• Used for alerting

  • Set up a series of alerts based on all of our systems

  • Typically notify when something goes wrong, and also when something resolves

  • Integrations with Slack and Pager Duty

  • Configure settings in Pager Duty so alerts result in texts and phone calls

  • High urgency and low urgency alerts

  • Alerts contain links to run books

  • Try to strike a balance between good coverage and excessive noise

  • Alerts when thresholds are crossed

onboarding session on Alerting / Nagios

  • Nagios asks NRPE daemon - which is installed on host - to run a check and then send the results back to Nagios - advantage being that you only need one port open

    • - so effectively Nagios starts the conversation by ASKING for the data
  • NSCA daemon runs on host - often via cron - scheduled - and sends data back to Nagios

    • - the difference being that with NSCA, it runs the check automatically without being asked

    • Active vs passive checks (which is how they’re defined in Nagios):

      • active = NRPE - active from Nagios

      • passive = NSCA - no action on Nagios’ side

  • Postfix and PDAgent are both running on Nagios hosts

    • Postfix doing SMTP stuff to send emails because of alerts

      • In GCP we can’t do SMTP so can’t send an email from within GCP infrastructure, so we use MailJet
    • PDAgent sending pages to PagerDuty

  • Catchpoint

    • pings acmeweb and if response is too slow or nonexistent then after a few minutes it triggers an LSE (Large Scale Event)

Services / alerts

  • Services folder (nagios/etc/services) used to configure alerts

  • Services are basically alerts

    • !!! Services are named in their service_description field

    • !!! They’re really names not descriptions, even though they contain spaces!

    • Check_interval – how often it’s checked – default unit is minutes

    • Not all fields are mandatory

    • See Nagios object definitions: https://assets.nagios.com/downloads/nagioscore/docs/nagioscore/3/en/objectdefinitions.html#service

    • Notification_options: under what circs do we send an alert: “w,c,r” = warning, critical, resolved – means we will be alerted for all three states

    • Use generic_service will use a template in the template folder – a lot of the required fields are specified there.

    • Retry can be specified, re whether it rechecks the status – can resolve itself if data changes

    • Check_command: first part is command name, then arguments are separated by !

    • So basically we’re running a script on the Nagios box

    • But sometimes we want to execute scripts on the relevant host – see NRPE below

    • Some of the Nagios config is generated from Chef automatically – things like lists of all roles and hosts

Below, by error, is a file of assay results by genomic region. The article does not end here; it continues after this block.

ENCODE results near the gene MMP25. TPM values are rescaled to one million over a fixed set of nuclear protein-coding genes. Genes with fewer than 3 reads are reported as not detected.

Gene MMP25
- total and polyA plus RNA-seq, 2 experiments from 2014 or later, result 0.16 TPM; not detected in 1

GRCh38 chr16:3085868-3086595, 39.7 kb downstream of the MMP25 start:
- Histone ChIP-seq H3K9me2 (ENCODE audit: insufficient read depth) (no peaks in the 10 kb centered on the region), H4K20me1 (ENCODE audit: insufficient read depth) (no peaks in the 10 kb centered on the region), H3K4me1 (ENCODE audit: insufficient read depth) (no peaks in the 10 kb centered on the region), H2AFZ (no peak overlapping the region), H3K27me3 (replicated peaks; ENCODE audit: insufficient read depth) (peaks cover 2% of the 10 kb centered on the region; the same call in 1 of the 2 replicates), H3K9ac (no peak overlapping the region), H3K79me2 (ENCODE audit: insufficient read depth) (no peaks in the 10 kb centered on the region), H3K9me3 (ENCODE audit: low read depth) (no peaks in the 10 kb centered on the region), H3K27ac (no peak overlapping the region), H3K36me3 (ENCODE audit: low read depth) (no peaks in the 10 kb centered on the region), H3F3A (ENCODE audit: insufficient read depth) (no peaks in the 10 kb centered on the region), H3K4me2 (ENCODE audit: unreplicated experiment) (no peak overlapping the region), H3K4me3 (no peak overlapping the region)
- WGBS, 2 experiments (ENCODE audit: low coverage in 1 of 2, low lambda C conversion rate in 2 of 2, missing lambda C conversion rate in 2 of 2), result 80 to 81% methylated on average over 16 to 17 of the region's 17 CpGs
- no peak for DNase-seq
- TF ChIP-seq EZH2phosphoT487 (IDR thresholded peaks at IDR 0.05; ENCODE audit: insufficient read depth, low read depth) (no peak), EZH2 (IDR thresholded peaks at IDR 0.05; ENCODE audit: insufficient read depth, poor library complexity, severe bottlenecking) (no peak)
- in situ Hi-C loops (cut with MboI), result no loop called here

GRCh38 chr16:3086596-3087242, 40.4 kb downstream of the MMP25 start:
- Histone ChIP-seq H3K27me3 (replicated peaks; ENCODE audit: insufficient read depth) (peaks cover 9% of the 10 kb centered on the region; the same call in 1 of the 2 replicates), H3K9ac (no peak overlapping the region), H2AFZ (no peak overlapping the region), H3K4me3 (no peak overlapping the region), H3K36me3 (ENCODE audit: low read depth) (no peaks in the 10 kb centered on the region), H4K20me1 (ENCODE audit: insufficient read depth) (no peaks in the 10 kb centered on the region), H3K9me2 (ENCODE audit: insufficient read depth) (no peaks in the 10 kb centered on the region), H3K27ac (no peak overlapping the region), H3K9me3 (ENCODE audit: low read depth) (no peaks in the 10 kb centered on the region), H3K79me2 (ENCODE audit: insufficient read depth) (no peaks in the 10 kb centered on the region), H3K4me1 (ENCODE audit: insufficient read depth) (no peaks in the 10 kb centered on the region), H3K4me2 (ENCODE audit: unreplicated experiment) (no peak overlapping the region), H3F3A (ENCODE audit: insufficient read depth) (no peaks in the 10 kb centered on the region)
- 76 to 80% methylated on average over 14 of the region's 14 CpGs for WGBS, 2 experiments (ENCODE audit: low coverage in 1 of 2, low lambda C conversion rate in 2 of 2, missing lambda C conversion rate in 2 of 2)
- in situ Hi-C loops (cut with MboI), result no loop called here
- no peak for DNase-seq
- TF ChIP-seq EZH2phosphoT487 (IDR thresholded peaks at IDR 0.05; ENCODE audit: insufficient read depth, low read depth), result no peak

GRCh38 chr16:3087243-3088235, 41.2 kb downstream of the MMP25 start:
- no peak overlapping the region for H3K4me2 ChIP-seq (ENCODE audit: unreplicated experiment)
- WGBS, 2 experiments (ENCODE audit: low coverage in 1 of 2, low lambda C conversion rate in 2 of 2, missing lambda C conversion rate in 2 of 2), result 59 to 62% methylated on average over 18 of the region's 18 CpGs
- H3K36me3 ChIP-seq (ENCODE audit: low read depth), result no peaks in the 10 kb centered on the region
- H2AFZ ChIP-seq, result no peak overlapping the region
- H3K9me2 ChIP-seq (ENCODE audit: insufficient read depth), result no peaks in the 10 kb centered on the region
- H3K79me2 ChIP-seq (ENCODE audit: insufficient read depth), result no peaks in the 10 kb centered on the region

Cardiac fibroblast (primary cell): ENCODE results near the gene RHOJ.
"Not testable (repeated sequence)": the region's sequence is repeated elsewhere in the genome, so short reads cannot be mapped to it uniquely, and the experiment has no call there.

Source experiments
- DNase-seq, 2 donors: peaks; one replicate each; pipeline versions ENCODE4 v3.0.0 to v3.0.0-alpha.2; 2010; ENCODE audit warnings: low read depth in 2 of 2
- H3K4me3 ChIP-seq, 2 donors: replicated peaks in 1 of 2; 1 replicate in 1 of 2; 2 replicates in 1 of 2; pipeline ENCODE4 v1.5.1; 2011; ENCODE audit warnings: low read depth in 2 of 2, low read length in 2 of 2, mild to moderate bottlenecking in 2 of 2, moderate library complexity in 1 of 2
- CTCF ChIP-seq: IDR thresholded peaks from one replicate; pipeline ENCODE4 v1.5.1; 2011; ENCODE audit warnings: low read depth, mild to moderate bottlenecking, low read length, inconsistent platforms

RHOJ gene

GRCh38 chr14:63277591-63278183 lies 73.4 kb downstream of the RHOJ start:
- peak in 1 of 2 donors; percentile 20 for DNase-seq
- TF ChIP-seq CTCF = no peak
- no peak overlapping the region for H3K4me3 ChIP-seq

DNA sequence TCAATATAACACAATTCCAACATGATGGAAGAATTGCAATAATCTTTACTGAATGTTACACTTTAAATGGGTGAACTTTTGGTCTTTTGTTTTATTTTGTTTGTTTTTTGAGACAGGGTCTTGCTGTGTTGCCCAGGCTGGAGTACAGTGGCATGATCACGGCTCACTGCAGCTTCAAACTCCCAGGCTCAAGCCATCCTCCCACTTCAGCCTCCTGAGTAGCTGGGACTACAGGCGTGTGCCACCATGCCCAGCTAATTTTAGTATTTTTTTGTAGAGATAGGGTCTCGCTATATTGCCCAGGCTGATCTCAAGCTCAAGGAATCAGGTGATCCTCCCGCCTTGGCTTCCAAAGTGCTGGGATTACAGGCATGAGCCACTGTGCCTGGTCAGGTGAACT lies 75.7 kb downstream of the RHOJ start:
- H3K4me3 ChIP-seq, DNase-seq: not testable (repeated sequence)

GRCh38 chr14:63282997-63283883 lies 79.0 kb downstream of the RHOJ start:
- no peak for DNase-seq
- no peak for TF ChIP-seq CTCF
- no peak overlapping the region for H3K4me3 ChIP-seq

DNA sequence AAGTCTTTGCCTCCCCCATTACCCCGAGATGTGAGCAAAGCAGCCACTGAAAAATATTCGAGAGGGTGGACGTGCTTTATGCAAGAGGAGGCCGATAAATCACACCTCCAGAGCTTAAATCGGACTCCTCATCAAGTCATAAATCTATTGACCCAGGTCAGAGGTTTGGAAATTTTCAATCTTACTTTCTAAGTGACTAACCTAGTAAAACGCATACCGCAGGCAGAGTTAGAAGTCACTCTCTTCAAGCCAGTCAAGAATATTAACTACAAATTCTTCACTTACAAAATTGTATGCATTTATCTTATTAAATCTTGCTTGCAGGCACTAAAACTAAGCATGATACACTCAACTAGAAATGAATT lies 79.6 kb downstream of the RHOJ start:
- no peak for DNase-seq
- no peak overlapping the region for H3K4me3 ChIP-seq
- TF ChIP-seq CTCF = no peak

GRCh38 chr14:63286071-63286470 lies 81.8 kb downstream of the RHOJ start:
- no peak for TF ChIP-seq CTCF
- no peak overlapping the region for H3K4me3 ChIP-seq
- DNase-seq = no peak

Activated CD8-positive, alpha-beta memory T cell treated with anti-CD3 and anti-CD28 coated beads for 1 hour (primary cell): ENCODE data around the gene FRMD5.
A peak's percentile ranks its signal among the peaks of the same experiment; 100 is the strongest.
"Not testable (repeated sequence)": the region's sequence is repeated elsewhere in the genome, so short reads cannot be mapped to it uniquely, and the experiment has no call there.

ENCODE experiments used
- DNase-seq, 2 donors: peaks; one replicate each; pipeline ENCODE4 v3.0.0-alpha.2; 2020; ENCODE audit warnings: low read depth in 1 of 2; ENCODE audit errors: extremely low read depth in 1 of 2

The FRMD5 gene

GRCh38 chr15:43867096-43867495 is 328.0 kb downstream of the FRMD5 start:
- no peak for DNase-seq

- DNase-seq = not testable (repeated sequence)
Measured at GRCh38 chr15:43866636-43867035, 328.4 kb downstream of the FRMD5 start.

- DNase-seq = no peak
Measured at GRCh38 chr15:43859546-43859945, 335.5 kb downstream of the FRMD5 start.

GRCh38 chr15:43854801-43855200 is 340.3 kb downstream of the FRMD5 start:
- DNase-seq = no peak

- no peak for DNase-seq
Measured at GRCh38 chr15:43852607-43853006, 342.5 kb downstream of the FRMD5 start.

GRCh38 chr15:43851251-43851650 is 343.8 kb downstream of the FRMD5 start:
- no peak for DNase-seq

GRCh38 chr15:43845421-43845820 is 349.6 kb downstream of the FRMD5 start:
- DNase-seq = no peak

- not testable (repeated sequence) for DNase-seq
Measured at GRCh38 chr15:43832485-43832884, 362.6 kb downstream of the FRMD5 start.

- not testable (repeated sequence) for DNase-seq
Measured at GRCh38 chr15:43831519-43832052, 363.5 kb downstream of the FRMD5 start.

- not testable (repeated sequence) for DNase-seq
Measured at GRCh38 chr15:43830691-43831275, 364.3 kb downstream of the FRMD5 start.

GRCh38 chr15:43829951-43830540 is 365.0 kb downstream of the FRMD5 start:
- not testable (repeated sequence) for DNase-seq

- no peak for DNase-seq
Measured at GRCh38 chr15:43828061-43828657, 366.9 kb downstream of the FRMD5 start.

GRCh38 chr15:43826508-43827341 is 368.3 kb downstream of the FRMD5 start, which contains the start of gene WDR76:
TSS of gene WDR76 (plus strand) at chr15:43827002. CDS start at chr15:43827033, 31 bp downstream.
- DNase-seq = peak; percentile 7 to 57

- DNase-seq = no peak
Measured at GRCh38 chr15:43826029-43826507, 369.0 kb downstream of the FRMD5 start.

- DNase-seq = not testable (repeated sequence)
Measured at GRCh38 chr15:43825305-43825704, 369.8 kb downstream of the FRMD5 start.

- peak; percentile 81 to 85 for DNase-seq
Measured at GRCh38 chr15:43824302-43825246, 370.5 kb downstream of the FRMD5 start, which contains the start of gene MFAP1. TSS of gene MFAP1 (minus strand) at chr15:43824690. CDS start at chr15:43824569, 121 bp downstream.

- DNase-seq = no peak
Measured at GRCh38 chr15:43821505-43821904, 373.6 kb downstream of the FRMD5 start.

• So for instance you might see hostgroup_name of SecThing_role – this tells you there is a role called SecThing, and the automation has appended _role to the name

    • check_aggregate will specify another service, the idea being that you aggregate across several hosts and only alert once per group of hosts, rather than alerting for every single host

      • This does mean that you might have notification_period set to never on the services being aggregated, but that doesn’t mean they’re not alerting
      • For instance you might have something which calls check_aggregate, passing an argument called “Disk Space on /root” which refers to another service called “Disk Space on /root”
    • notification_period

      • Can be set to never – see check_aggregate

Pynag / Find all alerts

  • manages the configuration of Nagios

    • v useful for navigating the spaghetti of Nagios config - for instance if you want to find all the services attached to a particular host?
  • type pynag list --examples to see some sample pynag queries.

  • It’s possible to use pynag to query Nagios and get a list of all alerts

  • Spiros put a query together for me - see Acme / scripts / FindAllAlerts or ask spiros

  • A sample pynag query: /usr/bin/pynag livestatus –get services –columns “state host_name description”| grep thingelk | grep ‘Kibana Query Interface’

    • This gets Nagios services (a service is an alert definition) with the stated 3 columns and then greps for thingelk hosts and the ‘Kibana Query Interface’ service
  • Here’s another one: pynag livestatus –get services –columns “state host_name description check_command_expanded” | grep ^2 | grep ‘Disk Space’ | grep thingelk

Disabling notifications in Nagios

  • If you need to make an alert stop shouting at you, you can disable it via the Nagios web ui - just find it and click the disable button